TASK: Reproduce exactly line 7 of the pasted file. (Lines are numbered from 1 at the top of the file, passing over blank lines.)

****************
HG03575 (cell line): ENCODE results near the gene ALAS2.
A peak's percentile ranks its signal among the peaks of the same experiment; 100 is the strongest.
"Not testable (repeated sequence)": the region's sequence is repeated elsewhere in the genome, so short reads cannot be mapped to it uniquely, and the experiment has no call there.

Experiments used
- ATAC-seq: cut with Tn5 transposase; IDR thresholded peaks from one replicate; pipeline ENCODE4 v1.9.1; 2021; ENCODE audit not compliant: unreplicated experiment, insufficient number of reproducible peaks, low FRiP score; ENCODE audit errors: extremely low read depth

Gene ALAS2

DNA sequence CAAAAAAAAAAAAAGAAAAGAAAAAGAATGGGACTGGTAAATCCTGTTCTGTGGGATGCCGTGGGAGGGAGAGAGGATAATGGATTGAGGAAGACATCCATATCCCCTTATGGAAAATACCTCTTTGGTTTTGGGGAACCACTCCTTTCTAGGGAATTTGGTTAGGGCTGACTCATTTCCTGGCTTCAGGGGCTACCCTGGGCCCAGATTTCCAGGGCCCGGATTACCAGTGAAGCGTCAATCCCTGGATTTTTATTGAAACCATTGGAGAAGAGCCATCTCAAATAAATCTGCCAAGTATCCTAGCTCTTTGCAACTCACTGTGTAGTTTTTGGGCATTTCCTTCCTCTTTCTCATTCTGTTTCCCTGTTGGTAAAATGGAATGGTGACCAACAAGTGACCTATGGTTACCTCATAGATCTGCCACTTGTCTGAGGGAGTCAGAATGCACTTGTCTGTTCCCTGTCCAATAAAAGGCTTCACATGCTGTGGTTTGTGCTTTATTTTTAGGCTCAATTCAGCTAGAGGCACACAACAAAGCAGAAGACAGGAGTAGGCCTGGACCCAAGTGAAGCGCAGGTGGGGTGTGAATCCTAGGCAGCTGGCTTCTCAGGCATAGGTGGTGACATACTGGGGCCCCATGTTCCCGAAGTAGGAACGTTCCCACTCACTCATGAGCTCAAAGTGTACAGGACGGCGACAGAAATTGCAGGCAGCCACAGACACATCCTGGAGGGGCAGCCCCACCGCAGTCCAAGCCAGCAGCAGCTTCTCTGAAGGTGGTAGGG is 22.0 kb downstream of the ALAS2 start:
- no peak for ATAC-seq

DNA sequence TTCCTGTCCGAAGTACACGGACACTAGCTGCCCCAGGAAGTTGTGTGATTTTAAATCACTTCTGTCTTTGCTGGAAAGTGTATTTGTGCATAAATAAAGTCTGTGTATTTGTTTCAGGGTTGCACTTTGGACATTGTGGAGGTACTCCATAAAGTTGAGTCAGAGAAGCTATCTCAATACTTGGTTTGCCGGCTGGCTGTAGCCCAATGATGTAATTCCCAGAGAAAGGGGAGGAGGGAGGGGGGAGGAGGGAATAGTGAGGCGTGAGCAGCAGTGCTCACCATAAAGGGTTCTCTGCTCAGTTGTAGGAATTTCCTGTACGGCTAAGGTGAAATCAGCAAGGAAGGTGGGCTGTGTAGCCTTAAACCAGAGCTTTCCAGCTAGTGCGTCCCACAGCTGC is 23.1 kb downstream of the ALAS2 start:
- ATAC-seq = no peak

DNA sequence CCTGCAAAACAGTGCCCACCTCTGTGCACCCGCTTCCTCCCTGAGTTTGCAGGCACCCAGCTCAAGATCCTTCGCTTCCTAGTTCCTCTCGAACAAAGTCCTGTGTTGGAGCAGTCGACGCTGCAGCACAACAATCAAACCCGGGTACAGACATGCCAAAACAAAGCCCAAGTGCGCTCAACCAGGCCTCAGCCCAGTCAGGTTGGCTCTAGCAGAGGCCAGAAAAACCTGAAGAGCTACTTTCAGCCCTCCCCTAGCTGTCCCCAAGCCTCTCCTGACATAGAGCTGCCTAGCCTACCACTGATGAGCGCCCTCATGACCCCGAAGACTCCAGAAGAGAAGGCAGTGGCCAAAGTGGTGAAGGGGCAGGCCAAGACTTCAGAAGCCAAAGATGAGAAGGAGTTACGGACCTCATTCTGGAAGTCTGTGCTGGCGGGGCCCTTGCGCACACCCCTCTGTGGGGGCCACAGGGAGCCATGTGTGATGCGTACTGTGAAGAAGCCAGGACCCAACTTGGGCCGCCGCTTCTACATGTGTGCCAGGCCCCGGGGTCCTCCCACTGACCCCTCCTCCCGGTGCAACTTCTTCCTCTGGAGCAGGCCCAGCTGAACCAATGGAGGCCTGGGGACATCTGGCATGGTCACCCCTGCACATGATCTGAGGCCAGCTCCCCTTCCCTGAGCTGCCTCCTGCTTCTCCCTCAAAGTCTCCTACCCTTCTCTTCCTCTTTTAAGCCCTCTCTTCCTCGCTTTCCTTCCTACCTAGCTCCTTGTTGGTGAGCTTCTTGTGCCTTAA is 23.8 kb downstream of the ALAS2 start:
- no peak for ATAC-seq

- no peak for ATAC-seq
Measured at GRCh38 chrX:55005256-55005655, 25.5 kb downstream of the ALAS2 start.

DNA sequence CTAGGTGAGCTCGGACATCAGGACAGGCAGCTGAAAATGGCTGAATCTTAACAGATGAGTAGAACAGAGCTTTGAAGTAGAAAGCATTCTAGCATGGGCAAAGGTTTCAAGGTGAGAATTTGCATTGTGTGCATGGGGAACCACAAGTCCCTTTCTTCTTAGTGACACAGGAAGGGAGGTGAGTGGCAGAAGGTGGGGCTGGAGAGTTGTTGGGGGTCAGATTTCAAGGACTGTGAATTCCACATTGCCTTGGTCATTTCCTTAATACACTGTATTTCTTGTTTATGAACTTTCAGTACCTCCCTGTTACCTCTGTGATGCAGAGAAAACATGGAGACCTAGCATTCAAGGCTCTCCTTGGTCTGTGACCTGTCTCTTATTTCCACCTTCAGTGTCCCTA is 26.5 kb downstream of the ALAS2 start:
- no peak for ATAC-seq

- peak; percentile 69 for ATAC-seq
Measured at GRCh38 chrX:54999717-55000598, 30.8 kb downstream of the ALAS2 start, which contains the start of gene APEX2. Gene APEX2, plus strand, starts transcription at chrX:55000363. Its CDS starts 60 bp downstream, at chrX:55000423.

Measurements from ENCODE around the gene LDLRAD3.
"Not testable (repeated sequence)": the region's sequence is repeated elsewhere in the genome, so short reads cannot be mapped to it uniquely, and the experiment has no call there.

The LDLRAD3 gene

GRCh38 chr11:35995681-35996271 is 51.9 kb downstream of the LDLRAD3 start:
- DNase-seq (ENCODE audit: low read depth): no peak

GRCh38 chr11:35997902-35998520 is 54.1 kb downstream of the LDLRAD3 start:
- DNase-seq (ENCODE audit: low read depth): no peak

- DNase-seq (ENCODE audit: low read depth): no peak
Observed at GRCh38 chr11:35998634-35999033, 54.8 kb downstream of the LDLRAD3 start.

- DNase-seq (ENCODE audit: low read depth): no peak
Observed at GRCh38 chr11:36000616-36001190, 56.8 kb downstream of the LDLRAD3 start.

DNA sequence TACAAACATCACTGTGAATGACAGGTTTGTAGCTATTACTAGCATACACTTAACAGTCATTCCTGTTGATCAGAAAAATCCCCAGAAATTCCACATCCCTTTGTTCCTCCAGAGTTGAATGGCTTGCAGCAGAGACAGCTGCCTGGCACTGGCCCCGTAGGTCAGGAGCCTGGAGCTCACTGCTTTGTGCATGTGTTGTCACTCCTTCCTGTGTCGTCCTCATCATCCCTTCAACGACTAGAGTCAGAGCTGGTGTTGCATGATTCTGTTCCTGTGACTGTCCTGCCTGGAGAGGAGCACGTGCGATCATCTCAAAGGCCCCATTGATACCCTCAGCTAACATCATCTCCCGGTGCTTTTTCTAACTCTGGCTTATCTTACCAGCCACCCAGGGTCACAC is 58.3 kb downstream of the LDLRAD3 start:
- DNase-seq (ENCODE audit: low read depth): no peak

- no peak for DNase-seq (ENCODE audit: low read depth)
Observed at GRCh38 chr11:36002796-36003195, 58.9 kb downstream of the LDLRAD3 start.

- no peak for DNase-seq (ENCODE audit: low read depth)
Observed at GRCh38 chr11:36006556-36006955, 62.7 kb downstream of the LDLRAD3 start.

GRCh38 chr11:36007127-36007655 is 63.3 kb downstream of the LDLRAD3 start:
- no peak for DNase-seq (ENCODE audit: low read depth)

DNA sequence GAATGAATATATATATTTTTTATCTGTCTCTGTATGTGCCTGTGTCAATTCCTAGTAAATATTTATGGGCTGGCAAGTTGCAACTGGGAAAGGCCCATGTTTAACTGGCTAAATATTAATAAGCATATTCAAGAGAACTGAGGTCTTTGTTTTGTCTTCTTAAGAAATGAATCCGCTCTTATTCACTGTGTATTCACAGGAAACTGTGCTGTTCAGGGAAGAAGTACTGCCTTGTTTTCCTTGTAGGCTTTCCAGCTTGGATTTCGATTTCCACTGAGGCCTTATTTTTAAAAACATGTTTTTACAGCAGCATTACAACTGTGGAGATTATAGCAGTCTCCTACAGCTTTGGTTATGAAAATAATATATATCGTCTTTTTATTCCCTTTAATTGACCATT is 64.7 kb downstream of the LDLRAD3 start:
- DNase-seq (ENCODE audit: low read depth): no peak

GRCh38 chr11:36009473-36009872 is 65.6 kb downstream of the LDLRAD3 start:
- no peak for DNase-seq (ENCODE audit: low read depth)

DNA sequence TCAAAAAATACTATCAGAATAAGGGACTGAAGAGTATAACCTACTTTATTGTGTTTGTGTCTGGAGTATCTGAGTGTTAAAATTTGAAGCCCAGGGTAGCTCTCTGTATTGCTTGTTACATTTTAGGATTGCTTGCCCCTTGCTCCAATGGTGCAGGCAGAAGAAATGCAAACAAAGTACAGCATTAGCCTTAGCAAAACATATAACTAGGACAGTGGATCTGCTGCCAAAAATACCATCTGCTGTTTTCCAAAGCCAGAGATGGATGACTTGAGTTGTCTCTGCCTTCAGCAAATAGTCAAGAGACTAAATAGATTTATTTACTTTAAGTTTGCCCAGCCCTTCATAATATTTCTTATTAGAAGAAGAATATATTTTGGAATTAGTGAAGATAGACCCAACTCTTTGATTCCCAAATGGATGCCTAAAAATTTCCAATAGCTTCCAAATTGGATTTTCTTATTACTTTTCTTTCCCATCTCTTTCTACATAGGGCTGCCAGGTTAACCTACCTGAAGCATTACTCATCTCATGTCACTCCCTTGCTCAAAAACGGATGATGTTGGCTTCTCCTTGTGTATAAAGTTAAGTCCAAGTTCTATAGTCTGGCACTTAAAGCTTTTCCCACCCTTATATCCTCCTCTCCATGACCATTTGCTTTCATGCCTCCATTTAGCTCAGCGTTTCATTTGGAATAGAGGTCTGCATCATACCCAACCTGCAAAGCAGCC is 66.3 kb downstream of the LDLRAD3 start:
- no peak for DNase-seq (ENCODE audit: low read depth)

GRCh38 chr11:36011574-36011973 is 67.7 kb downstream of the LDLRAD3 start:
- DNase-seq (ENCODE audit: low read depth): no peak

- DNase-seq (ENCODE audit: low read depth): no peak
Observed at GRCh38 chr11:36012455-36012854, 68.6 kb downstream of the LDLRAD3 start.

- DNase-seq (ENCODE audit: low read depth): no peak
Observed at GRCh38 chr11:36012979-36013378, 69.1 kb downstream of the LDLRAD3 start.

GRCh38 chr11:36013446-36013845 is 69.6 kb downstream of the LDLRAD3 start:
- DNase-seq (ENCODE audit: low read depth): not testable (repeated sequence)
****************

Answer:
DNA sequence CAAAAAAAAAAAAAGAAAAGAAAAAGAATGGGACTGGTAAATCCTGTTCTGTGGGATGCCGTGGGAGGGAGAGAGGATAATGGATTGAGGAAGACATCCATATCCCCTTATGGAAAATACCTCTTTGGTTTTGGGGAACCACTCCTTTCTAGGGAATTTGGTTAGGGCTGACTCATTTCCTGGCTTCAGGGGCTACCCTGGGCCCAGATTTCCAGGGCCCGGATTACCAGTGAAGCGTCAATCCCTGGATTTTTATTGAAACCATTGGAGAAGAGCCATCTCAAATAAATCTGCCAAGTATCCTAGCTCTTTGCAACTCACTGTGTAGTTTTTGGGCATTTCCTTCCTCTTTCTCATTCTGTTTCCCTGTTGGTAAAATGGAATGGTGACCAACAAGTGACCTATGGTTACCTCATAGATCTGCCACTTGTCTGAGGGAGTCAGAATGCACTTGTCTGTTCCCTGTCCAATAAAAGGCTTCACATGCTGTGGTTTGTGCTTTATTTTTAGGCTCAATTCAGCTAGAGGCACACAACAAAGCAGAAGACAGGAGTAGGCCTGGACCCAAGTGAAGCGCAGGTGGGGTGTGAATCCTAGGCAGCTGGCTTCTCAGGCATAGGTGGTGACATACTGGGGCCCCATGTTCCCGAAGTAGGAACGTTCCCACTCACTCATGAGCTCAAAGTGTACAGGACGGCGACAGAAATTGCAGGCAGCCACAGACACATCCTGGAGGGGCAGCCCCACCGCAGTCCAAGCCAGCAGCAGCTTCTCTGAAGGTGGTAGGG is 22.0 kb downstream of the ALAS2 start: